External Affairs Minister S Jaishankar has said it is “very reasonable” for India to “actually prepare” for a far greater Chinese presence than seen before in the Indian Ocean, asserting that the concerns in the strategically important region will be better addressed if the Quad countries work together.
“Pearls look benign unless you ask the oysters. They may have a slightly different perspective,” Mr Jaishankar said at the Council on Foreign Relations on Tuesday.
He was asked about growing Chinese activity in the Indian Ocean region, described as the “string of pearls”, and what the Quad grouping of India, the US, Australia and Japan should do to ensure that the balance of power does not shift in a way that would be adverse to India or the US.
Mr Jaishankar said if one were to look at the last 20-25 years, there’s been a steady increase in the Chinese naval presence and activity in the Indian Ocean.
“But there’s been a very sharp increase in the size of the Chinese navy. So when you have a very much bigger navy, that navy is going to be obviously visible in terms of its deployment somewhere,” he said, citing the examples of Chinese port-building in Gwadar in Pakistan and Hambantota in Sri Lanka.
“Now in many cases, I would say, looking back, maybe the governments of the day, the policymakers of the day, perhaps underestimated the importance of this and how these ports could work in future,” Mr Jaishankar said.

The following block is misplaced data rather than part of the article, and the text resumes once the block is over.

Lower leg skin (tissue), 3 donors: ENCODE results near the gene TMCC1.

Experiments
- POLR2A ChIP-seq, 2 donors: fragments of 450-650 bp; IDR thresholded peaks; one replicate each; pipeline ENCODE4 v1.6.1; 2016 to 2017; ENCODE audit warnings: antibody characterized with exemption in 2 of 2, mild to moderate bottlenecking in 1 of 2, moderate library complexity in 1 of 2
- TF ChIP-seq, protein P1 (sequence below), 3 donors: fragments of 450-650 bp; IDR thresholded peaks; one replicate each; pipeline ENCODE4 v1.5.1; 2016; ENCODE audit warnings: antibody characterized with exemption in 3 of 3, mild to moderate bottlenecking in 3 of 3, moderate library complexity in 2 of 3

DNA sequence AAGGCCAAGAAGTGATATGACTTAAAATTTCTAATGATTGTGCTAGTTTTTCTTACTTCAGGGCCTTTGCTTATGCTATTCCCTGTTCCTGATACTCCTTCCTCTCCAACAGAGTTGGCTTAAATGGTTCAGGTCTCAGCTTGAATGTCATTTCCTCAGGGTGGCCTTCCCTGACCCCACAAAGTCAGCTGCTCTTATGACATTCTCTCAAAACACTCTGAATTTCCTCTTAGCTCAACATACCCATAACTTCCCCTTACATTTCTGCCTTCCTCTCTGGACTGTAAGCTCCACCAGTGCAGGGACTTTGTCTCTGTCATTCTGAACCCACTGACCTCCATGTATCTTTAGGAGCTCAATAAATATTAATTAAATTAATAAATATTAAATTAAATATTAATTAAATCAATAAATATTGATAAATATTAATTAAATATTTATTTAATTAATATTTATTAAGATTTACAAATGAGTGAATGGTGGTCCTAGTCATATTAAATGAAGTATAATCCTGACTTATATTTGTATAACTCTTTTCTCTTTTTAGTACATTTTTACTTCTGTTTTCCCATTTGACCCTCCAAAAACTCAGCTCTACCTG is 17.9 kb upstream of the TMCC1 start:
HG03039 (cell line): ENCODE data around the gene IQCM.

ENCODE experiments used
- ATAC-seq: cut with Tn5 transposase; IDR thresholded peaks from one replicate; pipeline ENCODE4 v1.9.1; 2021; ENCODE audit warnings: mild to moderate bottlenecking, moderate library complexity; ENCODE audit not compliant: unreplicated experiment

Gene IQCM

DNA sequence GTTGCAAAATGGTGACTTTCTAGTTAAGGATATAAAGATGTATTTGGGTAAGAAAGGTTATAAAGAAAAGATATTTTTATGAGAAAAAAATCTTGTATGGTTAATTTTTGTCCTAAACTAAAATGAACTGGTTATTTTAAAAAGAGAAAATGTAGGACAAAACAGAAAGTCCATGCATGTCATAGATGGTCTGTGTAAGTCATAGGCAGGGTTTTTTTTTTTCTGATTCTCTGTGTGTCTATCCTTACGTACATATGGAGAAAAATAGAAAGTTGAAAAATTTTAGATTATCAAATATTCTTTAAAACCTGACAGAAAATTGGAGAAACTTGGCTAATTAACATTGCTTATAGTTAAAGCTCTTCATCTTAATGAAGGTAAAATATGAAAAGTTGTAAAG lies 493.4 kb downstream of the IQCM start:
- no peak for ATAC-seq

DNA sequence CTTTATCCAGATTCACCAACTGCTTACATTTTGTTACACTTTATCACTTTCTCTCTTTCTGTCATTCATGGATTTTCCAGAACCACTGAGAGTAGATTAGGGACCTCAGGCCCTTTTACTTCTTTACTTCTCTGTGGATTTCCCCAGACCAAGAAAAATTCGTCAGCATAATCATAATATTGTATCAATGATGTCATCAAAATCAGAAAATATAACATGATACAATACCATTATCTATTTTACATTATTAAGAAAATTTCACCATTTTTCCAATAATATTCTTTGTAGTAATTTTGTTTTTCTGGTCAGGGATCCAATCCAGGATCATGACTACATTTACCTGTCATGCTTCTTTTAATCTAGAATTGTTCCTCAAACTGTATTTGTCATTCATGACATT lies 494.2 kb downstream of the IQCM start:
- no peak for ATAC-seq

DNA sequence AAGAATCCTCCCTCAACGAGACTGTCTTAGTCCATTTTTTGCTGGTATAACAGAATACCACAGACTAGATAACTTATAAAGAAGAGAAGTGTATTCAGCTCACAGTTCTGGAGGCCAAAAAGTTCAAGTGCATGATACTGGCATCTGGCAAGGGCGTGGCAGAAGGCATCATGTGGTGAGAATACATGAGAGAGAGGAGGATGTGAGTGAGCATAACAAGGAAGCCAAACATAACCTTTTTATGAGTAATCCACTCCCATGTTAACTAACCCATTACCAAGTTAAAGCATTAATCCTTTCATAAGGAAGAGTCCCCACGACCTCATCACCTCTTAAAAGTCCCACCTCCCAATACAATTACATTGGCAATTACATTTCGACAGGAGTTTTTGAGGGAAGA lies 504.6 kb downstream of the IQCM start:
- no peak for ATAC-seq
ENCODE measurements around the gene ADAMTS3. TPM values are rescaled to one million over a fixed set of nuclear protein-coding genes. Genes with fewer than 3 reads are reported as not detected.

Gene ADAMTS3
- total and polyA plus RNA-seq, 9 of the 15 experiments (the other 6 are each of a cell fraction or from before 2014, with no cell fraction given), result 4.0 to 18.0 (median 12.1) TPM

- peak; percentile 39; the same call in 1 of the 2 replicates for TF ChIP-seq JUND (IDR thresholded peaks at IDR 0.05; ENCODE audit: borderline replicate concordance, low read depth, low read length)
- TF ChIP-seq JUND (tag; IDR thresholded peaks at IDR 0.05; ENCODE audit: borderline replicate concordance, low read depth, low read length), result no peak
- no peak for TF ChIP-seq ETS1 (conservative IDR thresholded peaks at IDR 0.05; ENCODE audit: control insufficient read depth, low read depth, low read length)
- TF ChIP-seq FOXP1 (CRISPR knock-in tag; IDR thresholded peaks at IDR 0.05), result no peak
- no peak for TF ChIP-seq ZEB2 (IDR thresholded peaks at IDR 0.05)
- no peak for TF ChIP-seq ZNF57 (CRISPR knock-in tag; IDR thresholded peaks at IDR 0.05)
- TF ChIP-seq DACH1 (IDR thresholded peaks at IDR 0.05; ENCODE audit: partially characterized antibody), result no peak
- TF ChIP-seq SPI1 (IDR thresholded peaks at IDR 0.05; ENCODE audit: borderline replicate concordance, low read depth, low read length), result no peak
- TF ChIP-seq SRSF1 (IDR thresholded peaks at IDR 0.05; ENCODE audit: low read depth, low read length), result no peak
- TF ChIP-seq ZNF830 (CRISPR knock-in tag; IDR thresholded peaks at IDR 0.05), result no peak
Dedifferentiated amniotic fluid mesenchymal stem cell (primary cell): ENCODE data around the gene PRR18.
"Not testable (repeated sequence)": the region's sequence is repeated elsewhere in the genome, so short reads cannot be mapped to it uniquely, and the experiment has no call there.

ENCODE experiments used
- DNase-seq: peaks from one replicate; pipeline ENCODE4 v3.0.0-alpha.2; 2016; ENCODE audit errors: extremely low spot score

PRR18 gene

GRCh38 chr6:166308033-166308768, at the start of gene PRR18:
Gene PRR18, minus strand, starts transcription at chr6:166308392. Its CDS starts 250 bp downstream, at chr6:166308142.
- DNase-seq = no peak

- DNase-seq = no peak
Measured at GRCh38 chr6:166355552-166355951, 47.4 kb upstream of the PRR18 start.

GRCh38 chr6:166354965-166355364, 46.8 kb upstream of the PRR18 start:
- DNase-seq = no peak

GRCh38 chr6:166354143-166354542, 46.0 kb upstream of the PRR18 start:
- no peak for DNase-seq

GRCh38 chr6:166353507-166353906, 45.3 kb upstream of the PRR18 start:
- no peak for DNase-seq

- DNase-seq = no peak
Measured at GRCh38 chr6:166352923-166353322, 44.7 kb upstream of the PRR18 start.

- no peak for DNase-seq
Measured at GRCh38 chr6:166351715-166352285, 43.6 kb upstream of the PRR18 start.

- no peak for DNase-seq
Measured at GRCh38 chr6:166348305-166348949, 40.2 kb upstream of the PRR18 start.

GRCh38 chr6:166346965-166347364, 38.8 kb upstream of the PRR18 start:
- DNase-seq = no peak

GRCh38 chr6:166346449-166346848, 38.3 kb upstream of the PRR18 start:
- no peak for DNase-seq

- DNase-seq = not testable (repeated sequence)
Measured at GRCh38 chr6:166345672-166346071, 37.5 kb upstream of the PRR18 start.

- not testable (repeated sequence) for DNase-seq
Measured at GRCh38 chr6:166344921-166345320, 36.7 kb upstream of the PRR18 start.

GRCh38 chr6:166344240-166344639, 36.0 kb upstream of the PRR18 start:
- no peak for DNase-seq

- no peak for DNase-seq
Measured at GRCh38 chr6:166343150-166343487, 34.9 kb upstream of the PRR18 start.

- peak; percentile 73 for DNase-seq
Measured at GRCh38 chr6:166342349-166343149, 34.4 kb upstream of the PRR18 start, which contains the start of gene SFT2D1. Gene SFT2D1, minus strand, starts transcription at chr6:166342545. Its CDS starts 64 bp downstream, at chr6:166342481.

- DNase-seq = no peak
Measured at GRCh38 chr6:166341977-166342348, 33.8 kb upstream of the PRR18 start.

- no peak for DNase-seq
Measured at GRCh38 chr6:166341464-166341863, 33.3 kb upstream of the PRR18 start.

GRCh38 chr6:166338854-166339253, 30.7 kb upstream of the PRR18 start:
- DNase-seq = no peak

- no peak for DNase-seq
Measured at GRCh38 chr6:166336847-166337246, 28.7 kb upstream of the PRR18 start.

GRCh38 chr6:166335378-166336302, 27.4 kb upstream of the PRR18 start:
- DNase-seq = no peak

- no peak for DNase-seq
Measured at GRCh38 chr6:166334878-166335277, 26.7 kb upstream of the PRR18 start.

“Each one is a little unique in a way. And certainly, we obviously do watch many of them very carefully for any security implications that they have for us. So, from an Indian point of view, I would say it’s very reasonable for us…to not try and prepare but actually prepare for a far greater Chinese presence than we have seen before,” he said.
S Jaishankar pointed out that maritime concerns are not necessarily today between two nations and there are maritime issues for countries to deal with.
There are maritime threats of piracy, smuggling, terrorism and “if there is no authority, no monitoring, no force out there to actually enforce the rule of the law, it’s a problem,” he said.
The minister said if one looks at what historically used to be the American presence in the Indian Ocean, it is much less so today.
“So what it has done is, it has left gaps and it has left gaps at a time when threats have actually increased because the problem forces in a way, the problem people, actually are much more technologically adept than they were before,” he said.
S Jaishankar noted that there are global commons in the Indian Ocean region to be safeguarded and “there are concerns out there which are better addressed if the Quad countries work together”.
“Times have changed, force levels have changed, capabilities have changed, and certainly in those that have gone up, China is one of them. But there are countries with which we work and there are countries with which we don’t or we work less,” he said.
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